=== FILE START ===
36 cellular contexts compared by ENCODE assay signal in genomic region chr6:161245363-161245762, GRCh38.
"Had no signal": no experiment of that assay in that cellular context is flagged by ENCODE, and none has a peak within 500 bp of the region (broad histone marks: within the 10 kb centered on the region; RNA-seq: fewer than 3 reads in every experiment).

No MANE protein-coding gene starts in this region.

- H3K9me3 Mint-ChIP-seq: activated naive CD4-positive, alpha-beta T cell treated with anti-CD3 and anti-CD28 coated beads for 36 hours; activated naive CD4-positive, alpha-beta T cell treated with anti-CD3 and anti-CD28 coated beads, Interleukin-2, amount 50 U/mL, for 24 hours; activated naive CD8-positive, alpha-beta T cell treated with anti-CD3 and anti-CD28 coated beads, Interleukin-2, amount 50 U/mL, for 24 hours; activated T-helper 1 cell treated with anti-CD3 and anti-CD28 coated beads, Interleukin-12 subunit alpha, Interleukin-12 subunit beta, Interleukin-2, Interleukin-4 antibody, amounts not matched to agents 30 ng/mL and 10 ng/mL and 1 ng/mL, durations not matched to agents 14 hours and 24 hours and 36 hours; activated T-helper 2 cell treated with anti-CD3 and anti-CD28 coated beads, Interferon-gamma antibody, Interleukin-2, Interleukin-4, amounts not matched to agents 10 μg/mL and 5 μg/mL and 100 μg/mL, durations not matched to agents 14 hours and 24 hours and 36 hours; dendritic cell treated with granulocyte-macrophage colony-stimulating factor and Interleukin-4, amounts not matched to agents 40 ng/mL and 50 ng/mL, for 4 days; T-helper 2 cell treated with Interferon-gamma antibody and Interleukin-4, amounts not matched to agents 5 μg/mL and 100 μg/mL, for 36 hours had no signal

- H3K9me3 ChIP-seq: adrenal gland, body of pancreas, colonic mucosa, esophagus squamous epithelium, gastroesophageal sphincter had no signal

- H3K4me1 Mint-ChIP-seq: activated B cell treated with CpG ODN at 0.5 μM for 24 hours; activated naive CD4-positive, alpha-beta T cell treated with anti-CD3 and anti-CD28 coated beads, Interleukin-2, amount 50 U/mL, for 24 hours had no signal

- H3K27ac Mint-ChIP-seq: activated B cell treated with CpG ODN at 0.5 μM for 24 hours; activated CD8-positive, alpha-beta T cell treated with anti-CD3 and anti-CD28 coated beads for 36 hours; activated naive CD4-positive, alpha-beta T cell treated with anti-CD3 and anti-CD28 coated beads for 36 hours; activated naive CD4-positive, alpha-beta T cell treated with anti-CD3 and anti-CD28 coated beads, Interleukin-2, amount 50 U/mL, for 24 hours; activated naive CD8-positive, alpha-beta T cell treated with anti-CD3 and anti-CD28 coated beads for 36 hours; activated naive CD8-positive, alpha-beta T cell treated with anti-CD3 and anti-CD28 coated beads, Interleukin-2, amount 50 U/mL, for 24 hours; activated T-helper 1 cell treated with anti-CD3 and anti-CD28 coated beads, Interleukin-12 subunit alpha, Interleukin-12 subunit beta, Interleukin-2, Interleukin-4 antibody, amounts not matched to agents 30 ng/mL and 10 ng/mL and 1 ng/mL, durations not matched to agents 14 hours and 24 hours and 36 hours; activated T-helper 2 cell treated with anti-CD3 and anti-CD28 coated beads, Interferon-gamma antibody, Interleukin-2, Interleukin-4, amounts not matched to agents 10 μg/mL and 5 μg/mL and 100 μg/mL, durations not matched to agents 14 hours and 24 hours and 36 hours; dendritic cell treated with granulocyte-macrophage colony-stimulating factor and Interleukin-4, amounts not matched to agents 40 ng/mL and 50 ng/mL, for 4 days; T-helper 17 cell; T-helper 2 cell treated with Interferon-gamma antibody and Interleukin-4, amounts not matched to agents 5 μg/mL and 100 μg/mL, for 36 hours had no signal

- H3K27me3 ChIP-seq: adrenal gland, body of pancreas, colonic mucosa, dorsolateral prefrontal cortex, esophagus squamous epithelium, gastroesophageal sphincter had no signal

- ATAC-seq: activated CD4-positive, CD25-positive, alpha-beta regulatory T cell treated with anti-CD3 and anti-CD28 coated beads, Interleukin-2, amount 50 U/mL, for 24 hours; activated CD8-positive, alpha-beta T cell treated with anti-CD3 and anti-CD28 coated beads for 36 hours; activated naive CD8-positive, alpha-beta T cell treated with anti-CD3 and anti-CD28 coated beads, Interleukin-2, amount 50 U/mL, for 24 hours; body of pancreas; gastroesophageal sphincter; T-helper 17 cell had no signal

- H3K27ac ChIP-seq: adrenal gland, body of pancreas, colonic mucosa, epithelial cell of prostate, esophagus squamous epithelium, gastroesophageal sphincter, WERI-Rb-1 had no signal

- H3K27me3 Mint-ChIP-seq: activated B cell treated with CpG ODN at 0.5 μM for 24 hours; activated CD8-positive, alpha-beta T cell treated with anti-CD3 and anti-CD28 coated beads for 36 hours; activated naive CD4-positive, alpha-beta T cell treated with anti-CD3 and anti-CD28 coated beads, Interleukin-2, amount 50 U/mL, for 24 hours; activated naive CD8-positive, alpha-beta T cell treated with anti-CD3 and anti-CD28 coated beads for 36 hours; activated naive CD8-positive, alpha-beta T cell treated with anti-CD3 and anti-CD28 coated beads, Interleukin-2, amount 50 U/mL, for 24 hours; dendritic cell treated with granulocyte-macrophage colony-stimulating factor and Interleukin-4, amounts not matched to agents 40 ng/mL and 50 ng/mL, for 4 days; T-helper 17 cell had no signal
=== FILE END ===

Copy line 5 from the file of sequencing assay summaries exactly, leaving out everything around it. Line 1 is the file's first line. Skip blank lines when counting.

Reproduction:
- H3K9me3 ChIP-seq: adrenal gland, body of pancreas, colonic mucosa, esophagus squamous epithelium, gastroesophageal sphincter had no signal